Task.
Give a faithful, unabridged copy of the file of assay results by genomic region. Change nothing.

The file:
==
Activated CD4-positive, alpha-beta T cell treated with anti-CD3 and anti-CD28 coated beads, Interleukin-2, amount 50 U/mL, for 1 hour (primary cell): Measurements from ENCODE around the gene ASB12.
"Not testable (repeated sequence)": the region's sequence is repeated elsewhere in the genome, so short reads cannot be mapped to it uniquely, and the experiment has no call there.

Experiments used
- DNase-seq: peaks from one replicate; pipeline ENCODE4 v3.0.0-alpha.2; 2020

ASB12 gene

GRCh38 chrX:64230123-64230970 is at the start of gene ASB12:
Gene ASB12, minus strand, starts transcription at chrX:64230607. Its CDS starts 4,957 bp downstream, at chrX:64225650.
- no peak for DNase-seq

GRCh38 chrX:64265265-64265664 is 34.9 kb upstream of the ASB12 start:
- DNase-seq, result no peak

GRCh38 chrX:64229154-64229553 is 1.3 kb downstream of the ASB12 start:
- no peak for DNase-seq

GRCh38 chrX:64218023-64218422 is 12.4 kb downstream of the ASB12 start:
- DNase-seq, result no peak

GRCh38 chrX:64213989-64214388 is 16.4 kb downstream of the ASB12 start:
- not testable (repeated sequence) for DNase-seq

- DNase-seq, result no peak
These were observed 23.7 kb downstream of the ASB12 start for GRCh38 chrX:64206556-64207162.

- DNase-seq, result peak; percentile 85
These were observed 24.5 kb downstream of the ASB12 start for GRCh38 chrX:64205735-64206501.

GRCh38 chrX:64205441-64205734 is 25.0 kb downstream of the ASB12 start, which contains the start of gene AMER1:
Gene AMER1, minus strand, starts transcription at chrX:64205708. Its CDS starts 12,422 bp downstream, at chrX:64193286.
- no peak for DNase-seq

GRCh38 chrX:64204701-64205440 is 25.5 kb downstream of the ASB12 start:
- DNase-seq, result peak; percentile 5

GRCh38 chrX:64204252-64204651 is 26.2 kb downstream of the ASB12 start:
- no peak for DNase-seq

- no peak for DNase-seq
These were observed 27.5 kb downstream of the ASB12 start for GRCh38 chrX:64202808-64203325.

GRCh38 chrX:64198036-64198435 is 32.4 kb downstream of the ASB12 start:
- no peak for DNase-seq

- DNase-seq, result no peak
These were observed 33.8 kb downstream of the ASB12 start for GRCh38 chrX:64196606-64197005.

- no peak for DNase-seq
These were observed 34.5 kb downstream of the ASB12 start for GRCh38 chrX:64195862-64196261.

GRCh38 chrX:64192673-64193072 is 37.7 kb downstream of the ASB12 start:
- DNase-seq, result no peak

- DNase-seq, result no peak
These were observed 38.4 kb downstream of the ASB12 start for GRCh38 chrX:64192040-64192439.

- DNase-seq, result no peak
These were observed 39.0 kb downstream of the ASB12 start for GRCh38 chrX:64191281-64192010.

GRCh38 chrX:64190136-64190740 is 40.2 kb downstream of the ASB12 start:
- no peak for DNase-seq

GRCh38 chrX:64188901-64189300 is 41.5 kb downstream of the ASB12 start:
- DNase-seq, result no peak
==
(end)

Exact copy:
Activated CD4-positive, alpha-beta T cell treated with anti-CD3 and anti-CD28 coated beads, Interleukin-2, amount 50 U/mL, for 1 hour (primary cell): Measurements from ENCODE around the gene ASB12.
"Not testable (repeated sequence)": the region's sequence is repeated elsewhere in the genome, so short reads cannot be mapped to it uniquely, and the experiment has no call there.

Experiments used
- DNase-seq: peaks from one replicate; pipeline ENCODE4 v3.0.0-alpha.2; 2020

ASB12 gene

GRCh38 chrX:64230123-64230970 is at the start of gene ASB12:
Gene ASB12, minus strand, starts transcription at chrX:64230607. Its CDS starts 4,957 bp downstream, at chrX:64225650.
- no peak for DNase-seq

GRCh38 chrX:64265265-64265664 is 34.9 kb upstream of the ASB12 start:
- DNase-seq, result no peak

GRCh38 chrX:64229154-64229553 is 1.3 kb downstream of the ASB12 start:
- no peak for DNase-seq

GRCh38 chrX:64218023-64218422 is 12.4 kb downstream of the ASB12 start:
- DNase-seq, result no peak

GRCh38 chrX:64213989-64214388 is 16.4 kb downstream of the ASB12 start:
- not testable (repeated sequence) for DNase-seq

- DNase-seq, result no peak
These were observed 23.7 kb downstream of the ASB12 start for GRCh38 chrX:64206556-64207162.

- DNase-seq, result peak; percentile 85
These were observed 24.5 kb downstream of the ASB12 start for GRCh38 chrX:64205735-64206501.

GRCh38 chrX:64205441-64205734 is 25.0 kb downstream of the ASB12 start, which contains the start of gene AMER1:
Gene AMER1, minus strand, starts transcription at chrX:64205708. Its CDS starts 12,422 bp downstream, at chrX:64193286.
- no peak for DNase-seq

GRCh38 chrX:64204701-64205440 is 25.5 kb downstream of the ASB12 start:
- DNase-seq, result peak; percentile 5

GRCh38 chrX:64204252-64204651 is 26.2 kb downstream of the ASB12 start:
- no peak for DNase-seq

- no peak for DNase-seq
These were observed 27.5 kb downstream of the ASB12 start for GRCh38 chrX:64202808-64203325.

GRCh38 chrX:64198036-64198435 is 32.4 kb downstream of the ASB12 start:
- no peak for DNase-seq

- DNase-seq, result no peak
These were observed 33.8 kb downstream of the ASB12 start for GRCh38 chrX:64196606-64197005.

- no peak for DNase-seq
These were observed 34.5 kb downstream of the ASB12 start for GRCh38 chrX:64195862-64196261.

GRCh38 chrX:64192673-64193072 is 37.7 kb downstream of the ASB12 start:
- DNase-seq, result no peak

- DNase-seq, result no peak
These were observed 38.4 kb downstream of the ASB12 start for GRCh38 chrX:64192040-64192439.

- DNase-seq, result no peak
These were observed 39.0 kb downstream of the ASB12 start for GRCh38 chrX:64191281-64192010.

GRCh38 chrX:64190136-64190740 is 40.2 kb downstream of the ASB12 start:
- no peak for DNase-seq

GRCh38 chrX:64188901-64189300 is 41.5 kb downstream of the ASB12 start:
- DNase-seq, result no peak